Will Firing David Blatt Really Do Anything for the Cavaliers?

After starting 30-11 and being one of the top teams in the league, the Cavs let David Blatt go. Was it warranted?

To the surprise of almost everyone in the NBA community, the Cavaliers decided to fire head coach David Blatt on Friday after only a season and a half. 

Blatt was hired before LeBron James decided to come back home to Cleveland last season, and while Blatt had seemingly won over the organization with a trip to the NBA Finals last year and a 30-11 start to this season, recent losses against the Warriors and Spurs may have proven too much for an organization where anything short of a championship is a lost season.

While the debate about whether Blatt deserved to be fired is warranted, the proof is in the Cavs’ play this season versus the top tiered teams in the league. Against the other top three teams in the Eastern Conference and against the top four teams in the West, Cleveland is only 4-5, and against the Spurs and Warriors, they're 0-3.

The Cavs also had some pretty strange losses earlier in the season before Kyrie Irving was back from his kneecap injury, losing to the likes of the Pelicans, Pistons, Bucks, Wizards and Blazers. While a random loss can happen once in a while, the Blazers blew them out, and they lost by double figures at home to the Wizards. These losses can't happen to championship teams.

Looking Beyond the Record

Other than a few bad losses, the stats still tell the story of a team that was well on their way to cruising past the rest of the Eastern Conference once again. The Cavs are third in the league in points allowed this season at 95.7, and while their pace was one of the slowest in the league at 92.9, they are currently the fourth best team in the NBA in Offensive Rating at 108.1, and their Defensive Rating is fourth in the league at 102.1.

According to nERD, which is our own metric that helps show and predict a team's ultimate winning percentage, their 65.8 score is currently fifth best in the NBA and the best in the Eastern Conference.

However, despite their record and impressive numbers on both ends, Cleveland’s strength of schedule (SOS) is somewhat lacking this season. Through the first half of the season, the Cavs’ SOS has been the second easiest of any Eastern Conference team at -0.65, with only the Magic having an easier schedule through the first half.

There has been a lot of talk about how Blatt lost the locker room and was increasingly being ignored on the sidelines. This can be seen most in their road-scoring differential, especially in the second halves of those games -- since the Cavs’ Christmas Day game against the Warriors in Golden State, Cleveland is only +3 in second half scoring differential, and if it weren’t for easy wins against the likes of Minnesota and Philadelphia, they would be -16 in the second halves of their last nine road games.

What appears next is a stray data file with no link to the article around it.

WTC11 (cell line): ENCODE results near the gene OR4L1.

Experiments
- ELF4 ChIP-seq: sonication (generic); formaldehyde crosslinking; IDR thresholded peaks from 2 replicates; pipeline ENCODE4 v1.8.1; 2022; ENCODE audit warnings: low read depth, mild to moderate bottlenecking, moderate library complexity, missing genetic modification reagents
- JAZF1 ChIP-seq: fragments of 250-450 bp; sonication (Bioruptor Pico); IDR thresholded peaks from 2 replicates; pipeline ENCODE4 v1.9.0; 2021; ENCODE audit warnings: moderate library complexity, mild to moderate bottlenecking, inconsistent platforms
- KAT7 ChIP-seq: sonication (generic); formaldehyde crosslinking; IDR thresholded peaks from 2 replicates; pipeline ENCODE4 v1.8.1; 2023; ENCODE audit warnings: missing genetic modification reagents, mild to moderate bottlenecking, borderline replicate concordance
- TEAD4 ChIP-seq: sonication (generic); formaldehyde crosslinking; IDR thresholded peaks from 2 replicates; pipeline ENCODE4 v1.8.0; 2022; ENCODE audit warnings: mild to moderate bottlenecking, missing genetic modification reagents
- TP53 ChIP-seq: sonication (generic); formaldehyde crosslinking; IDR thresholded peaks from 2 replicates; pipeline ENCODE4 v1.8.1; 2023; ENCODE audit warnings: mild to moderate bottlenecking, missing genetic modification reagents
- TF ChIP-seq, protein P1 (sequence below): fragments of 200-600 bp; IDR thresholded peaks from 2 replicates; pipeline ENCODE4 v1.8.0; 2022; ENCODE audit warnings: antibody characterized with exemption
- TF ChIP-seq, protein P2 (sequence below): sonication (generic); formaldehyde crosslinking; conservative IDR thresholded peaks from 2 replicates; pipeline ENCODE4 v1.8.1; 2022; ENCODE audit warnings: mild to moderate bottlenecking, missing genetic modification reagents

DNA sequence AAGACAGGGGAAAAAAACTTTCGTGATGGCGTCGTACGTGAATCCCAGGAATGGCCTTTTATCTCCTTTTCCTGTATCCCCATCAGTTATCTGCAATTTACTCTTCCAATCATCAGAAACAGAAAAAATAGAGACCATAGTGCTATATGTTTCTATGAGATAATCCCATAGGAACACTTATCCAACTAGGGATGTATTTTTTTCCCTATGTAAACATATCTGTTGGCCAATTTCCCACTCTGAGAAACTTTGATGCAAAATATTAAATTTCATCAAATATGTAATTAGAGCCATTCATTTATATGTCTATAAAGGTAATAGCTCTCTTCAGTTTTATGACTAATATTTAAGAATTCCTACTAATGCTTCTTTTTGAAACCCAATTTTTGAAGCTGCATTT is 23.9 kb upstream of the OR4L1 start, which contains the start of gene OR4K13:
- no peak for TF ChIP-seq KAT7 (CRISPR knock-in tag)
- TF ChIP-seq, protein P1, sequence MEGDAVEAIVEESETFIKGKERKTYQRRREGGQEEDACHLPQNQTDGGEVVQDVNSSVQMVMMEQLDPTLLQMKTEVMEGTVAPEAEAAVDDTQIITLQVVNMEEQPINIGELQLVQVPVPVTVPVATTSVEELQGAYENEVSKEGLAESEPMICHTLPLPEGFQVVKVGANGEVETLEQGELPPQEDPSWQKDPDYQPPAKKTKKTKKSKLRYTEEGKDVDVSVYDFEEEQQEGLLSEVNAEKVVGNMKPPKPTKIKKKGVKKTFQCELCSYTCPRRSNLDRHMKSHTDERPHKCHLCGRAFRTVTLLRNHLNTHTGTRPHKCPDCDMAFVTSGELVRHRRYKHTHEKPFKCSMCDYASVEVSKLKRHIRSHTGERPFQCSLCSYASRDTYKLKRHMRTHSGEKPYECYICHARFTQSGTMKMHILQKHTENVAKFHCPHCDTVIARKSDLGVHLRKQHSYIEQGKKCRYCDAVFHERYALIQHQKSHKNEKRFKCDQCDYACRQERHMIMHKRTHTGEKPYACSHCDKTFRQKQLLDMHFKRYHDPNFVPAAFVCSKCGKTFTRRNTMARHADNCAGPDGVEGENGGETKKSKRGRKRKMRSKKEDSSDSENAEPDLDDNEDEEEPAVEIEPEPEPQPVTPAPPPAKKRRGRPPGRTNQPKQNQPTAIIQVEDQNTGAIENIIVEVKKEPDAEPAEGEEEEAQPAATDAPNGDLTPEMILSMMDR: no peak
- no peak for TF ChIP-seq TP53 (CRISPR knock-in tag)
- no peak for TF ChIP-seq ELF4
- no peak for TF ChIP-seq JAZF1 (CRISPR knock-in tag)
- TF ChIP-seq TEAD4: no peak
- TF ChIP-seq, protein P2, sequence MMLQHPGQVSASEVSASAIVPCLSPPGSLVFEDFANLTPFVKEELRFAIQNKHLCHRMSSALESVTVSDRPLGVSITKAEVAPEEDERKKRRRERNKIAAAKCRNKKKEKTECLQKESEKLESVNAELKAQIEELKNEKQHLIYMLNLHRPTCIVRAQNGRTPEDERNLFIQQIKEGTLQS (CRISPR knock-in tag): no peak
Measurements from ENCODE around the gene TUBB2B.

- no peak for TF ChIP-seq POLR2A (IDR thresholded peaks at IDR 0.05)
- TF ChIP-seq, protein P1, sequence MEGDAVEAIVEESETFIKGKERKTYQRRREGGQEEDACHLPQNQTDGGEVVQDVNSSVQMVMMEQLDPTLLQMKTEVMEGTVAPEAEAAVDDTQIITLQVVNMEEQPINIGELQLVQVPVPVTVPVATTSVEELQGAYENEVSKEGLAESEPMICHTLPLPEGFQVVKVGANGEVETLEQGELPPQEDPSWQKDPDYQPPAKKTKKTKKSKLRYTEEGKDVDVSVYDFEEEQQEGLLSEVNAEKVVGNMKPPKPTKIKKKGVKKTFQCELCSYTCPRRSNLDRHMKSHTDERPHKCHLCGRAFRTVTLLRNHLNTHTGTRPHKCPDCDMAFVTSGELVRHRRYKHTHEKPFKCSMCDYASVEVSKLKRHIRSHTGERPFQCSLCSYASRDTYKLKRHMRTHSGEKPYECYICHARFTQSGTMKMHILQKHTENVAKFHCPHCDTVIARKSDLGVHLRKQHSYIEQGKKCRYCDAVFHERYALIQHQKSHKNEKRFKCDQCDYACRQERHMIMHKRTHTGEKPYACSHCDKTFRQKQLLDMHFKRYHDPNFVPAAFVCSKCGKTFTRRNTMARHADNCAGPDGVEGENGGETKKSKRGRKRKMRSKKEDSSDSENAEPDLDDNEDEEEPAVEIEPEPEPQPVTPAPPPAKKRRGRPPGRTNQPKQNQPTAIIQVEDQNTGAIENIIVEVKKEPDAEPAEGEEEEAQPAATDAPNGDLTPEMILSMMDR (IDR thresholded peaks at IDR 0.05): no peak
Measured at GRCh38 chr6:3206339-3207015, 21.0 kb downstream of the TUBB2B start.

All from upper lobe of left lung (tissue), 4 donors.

Rotation Question Marks

Last season, the Cavs spent two first-round picks to bring in Timofey Mozgov to give their lineup more of a defensive presence in the middle, and while he was a huge part of their success last season, offseason knee surgery and a shoulder injury earlier in the season have really hampered his play. Mozgov’s rebounding has fallen off so far this season -- his Total Rebounding Percentage has fallen to 13.5 percent, which is the lowest since his rookie season in New York and Denver, and his PER of 13.7 is the lowest it’s been in the last three seasons.

Despite this, Blatt has been loyal to the big man. Mozgov has split time at center with Tristan Thompson despite Thompson outplaying him in almost every facet this season (Thompson has a player nERD of 7.0 versus Mozgov's 1.6), and even after benching Mozgov for a stretch recently, Mozgov found his way back into the starting lineup over the last four games. He had a plus-minus of -14 compared to Thompson's +12 in those same four games.

Even though Blatt has had some growing pains coming over from the Euroleague to the NBA, in no way has he been a bad coach. His firing likely boils down to his inability to beat the Spurs and Warriors this season, and his inability to get James to buy into what he was selling. While it remains to be seen how the Cavs will respond to Tyronn Lue taking over as head coach, there's also the possibility that the Spurs and Warriors might just be far better than Cleveland, and a coaching change might not make much of a difference.